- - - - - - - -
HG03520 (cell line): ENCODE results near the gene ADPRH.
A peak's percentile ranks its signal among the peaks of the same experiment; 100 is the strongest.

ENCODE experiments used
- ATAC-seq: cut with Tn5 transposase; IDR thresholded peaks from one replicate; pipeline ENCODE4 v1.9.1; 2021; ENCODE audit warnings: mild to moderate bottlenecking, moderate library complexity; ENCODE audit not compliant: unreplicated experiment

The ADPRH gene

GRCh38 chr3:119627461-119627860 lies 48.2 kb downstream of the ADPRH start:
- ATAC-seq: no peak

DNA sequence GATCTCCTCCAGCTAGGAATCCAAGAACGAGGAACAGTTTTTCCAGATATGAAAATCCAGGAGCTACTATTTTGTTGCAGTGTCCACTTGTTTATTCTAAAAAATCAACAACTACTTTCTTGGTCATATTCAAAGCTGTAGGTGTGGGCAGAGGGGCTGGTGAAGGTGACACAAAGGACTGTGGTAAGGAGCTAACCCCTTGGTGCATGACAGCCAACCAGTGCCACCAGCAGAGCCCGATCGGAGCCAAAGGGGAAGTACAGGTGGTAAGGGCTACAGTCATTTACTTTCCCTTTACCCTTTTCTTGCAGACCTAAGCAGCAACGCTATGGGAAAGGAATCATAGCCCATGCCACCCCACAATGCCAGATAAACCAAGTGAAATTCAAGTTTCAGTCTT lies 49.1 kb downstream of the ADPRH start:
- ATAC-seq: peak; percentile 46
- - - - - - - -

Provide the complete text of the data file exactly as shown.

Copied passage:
HG03520 (cell line): ENCODE results near the gene ADPRH.
A peak's percentile ranks its signal among the peaks of the same experiment; 100 is the strongest.

ENCODE experiments used
- ATAC-seq: cut with Tn5 transposase; IDR thresholded peaks from one replicate; pipeline ENCODE4 v1.9.1; 2021; ENCODE audit warnings: mild to moderate bottlenecking, moderate library complexity; ENCODE audit not compliant: unreplicated experiment

The ADPRH gene

GRCh38 chr3:119627461-119627860 lies 48.2 kb downstream of the ADPRH start:
- ATAC-seq: no peak

DNA sequence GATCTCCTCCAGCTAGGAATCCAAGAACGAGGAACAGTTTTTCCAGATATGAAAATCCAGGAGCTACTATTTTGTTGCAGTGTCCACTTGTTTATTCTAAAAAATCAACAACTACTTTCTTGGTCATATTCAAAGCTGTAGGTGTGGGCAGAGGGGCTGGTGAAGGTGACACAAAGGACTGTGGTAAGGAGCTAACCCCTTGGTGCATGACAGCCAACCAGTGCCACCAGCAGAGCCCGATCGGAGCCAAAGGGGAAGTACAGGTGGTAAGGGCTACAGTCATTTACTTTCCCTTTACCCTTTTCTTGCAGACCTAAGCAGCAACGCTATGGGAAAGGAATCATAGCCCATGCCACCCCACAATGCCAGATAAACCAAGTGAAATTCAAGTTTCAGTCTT lies 49.1 kb downstream of the ADPRH start:
- ATAC-seq: peak; percentile 46